Had last year’s event gone ahead, event secretary Emma Hammond said it would have been its 50th year.
She felt the three-day team-focused event had gone
It began last Friday with dressage, followed by cross-country on Saturday and showjumping on Sunday; riders were categorised as either junior, intermediate or senior.
On Saturday, the seniors rode 2.7km and tackled 19 jumps in the cross-country.
About 120 riders took part in the cross-country, and Ms Hammond said participants came from across the South.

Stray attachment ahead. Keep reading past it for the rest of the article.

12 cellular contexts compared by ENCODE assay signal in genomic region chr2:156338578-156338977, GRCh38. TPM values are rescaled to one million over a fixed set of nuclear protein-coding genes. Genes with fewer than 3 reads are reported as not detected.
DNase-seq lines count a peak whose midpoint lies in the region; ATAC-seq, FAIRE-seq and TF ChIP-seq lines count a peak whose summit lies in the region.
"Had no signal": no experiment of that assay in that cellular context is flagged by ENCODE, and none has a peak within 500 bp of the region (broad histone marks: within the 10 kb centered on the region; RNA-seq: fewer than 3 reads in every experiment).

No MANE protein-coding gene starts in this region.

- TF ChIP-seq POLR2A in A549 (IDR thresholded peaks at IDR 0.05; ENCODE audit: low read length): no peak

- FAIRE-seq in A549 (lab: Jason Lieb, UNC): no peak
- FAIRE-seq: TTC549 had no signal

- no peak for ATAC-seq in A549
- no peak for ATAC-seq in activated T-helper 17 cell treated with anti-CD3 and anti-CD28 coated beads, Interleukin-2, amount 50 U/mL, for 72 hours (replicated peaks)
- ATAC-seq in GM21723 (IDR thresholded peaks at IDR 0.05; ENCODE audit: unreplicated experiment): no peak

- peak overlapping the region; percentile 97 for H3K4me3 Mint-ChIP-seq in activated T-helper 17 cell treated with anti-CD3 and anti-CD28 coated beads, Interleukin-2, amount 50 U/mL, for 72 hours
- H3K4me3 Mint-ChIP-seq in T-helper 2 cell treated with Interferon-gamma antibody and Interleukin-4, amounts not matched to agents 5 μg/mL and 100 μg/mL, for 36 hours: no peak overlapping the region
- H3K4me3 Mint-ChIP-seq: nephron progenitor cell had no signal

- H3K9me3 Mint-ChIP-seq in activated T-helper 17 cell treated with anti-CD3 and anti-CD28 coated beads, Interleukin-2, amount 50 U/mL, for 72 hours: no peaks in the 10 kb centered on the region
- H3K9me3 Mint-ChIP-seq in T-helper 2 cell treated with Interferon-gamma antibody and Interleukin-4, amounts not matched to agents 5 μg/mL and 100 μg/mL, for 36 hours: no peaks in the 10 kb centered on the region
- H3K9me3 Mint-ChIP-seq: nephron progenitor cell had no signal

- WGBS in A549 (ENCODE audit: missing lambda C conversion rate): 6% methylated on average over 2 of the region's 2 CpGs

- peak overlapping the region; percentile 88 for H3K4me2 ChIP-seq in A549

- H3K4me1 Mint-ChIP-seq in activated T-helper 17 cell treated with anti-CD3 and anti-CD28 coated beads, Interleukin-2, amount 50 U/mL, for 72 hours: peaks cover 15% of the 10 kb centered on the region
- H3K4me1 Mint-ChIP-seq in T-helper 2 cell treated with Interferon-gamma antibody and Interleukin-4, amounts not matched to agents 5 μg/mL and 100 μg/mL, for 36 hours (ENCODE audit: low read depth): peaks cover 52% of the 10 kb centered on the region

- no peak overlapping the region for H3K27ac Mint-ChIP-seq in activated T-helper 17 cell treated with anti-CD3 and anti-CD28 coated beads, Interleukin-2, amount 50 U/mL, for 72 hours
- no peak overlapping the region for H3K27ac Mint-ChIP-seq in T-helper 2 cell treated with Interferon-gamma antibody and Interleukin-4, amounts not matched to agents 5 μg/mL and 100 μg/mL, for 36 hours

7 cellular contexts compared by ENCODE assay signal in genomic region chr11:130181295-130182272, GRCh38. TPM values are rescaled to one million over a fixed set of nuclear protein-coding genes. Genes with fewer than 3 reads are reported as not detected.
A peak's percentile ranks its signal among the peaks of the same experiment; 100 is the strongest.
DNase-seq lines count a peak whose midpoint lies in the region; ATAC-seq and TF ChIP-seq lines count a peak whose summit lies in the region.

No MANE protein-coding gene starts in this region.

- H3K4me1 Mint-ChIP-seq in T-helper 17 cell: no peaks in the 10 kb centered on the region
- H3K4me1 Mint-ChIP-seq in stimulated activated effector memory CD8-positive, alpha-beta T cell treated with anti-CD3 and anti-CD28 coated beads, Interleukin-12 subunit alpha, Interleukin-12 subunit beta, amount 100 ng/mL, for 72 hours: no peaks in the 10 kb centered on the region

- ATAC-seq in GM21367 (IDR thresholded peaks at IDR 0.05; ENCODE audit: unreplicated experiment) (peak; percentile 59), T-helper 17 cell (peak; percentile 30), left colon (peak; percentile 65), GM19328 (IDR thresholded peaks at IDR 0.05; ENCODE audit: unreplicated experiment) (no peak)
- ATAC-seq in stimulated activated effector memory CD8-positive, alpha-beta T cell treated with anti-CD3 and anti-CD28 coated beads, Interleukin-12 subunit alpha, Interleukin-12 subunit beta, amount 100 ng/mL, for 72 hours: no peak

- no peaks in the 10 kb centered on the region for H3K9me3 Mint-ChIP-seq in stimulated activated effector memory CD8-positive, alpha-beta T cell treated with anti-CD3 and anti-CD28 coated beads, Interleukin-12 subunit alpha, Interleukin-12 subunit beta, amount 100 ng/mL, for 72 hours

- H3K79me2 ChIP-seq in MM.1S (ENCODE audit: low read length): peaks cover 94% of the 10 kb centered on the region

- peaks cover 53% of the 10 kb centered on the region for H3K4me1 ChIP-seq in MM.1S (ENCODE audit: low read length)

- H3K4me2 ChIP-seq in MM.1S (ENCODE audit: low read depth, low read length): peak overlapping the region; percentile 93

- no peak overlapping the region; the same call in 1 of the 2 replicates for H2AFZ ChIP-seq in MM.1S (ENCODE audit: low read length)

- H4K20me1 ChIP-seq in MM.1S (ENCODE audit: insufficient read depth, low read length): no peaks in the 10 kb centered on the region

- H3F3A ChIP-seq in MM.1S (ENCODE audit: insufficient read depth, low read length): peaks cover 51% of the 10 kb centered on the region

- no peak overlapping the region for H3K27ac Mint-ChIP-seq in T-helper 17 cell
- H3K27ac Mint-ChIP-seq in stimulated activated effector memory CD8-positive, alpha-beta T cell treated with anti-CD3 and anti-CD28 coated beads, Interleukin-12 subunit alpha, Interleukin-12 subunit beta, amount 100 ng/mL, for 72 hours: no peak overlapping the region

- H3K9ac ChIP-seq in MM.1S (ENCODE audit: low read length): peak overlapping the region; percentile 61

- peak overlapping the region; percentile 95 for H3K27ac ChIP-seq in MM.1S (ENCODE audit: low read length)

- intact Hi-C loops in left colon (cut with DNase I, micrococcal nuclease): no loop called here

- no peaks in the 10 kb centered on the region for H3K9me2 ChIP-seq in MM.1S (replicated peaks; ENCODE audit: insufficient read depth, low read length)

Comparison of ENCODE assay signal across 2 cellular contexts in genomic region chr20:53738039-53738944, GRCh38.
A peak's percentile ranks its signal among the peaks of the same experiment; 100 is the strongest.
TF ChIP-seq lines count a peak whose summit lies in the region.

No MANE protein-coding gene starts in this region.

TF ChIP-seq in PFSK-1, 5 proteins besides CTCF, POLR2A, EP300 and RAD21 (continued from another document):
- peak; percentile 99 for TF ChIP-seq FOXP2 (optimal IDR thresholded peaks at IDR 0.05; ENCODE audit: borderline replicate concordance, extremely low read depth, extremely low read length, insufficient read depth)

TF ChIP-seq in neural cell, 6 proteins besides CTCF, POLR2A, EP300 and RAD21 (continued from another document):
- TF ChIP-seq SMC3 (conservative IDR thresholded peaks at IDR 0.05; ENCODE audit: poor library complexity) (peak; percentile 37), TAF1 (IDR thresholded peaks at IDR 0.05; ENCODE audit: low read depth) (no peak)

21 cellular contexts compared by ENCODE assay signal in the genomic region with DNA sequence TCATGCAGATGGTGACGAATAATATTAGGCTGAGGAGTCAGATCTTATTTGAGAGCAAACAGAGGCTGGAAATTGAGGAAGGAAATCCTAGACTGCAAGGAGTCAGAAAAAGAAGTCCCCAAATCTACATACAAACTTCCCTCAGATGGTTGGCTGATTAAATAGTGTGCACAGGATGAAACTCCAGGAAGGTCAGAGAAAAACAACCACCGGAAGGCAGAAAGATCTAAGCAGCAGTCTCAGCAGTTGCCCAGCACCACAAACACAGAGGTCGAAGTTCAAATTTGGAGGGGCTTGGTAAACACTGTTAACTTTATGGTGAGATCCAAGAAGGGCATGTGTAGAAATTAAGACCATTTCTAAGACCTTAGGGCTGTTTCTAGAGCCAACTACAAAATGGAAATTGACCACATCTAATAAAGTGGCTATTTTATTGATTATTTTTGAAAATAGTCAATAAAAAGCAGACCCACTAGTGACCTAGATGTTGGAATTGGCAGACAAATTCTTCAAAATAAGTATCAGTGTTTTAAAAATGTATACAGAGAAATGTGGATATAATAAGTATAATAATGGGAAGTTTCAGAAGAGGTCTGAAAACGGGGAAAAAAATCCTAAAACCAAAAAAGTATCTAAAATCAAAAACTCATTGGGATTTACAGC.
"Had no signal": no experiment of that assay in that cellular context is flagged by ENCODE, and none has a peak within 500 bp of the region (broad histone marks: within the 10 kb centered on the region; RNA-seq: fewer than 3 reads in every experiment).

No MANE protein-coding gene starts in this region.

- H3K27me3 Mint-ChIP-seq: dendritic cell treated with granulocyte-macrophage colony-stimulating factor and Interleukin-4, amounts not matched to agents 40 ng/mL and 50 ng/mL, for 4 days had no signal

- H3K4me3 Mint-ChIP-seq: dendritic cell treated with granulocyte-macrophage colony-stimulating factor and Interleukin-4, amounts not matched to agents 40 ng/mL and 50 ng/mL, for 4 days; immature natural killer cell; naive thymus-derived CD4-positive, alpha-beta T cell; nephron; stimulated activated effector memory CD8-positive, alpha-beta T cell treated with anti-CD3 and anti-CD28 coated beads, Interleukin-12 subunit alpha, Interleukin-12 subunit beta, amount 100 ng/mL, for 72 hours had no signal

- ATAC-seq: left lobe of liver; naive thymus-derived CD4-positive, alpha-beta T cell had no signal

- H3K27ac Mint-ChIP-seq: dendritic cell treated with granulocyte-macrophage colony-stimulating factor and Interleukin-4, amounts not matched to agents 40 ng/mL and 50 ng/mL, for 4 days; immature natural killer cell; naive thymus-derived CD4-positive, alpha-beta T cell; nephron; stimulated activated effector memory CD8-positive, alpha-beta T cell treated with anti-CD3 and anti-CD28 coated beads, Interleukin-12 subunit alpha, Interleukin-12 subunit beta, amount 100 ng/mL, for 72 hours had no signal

For her, the special aspect of the event was the fact that while many horse events tended to be about individuals, the trophy was about working together.
"It’s all about the team."
This was particularly evident in the dressage portion of the event, she said.
However, the most exciting part of the three days was just to see everyone able to come together, albeit under Covid-19 restrictions.
"We’re really fortunate we were able to make it work."
The last lockdown had been an anxious time, with organisers not knowing if the event would go ahead or not.
The Central Southland Pony Club hosted this year’s trophy in Ryal Bush.